Lybster to Wick. 18 Miles


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NEW : See my campaign to establish a National Coastal Path here

Inverness to John O' Groats - Scottish Coast Guide for walkers

Inverness to John O' Groats - Scottish Coast Guide for walkers

The first part of this walk is along the road, but I had had enough of road walking and wanted to get back onto the coastal paths. After leaving the Lybster visitor centre and heading up the hill beyond the village harbour, I rejoined the A99 once again. I dabbled with walking along the dismantled train track but didnt see that it was a feasible path. So I kept walking, saw the top of the Clythness Lighthouse as it peeked up from the shore edge. However it wasnt until I reached Ulbster that I saw on the map a track leading to the farm at Mains of Ulbster. Walking down the surfaced road was easy enough but for the life of me I couldnt find the track that led to the farmhouse. It wasnt a problem really, and after we had negotiated a couple of fences, we could see the Farmhouse with down below us from our vantage point on the hill above it. The farm house looked as if it had been abandoned a long time ago, although it had probably belonged to some wealthy family as there appeared to be a private family mausoleum, just to the south of it, with a wonderful ornate roof, glowing yellow with the lichen and the sun on it. Looking on the internet later, I think it may be the mausoleum of the Sinclair family, so if anyone can confirm that, drop me a message! From the farmhouse, the path leads all the way along passed loch Sarclet then the road doubles back towards Sarclet itself. I didnt go into the village, but turned left and headed along the path towards Corbiegoe. once again there was meant to be a path here, but instead it was a very boggy tramp through soaking moss and high ferns. After beating my way through this stuff and getting my feet thoroughly soaked, I past a ruined building and skirted the tops of the cliffs at Ires Geo, (Photo above). These indententions in the cliffs are called Geos and are quite spectacular as they are deep fissures cut into the cliff with vertical sides. Invariably they are used by nesting seabirdsand the last time I saw anything quite as dramatic was at St Abb’s Head way back at the start of my walk, just north of the border.Plodding on, the path started to get wearisome and as the rain had been fairly constant, I thought I’d head back inland to pick up the main road into Wick. So from Whiterow farm, I got back on the main road and soon I reached Wick. Wick was not really what I expected, it had a fairly run down appearance, and I got the impression that the oil and fishing boom had by-passed it. I stopped at the Wetherspoon’s pub in the town square for a coffee to dry myself out. I had left the van at the north of Wick at a place called Staxigoe, which looked liked a council estate that you expect to see in any big city. Anyway I had arrived after a fairly long walk, and was glad to be finished.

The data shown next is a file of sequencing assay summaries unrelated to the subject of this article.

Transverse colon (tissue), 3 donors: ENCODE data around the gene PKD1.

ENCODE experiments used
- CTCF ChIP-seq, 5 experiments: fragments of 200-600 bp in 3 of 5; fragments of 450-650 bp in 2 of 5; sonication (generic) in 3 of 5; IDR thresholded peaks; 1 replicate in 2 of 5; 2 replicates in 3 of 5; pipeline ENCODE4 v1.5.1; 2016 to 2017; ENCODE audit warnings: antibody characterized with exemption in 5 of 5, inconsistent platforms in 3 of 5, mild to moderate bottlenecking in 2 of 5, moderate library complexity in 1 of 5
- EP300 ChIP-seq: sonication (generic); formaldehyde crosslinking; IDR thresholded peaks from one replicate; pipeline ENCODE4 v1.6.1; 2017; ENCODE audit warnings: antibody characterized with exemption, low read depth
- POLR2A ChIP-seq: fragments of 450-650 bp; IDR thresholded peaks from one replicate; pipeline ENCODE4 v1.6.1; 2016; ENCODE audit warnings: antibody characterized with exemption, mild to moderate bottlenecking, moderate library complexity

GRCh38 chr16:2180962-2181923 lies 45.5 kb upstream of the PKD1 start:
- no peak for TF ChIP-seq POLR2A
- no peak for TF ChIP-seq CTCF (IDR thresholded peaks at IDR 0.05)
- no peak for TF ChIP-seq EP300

See Map of walk and more photos

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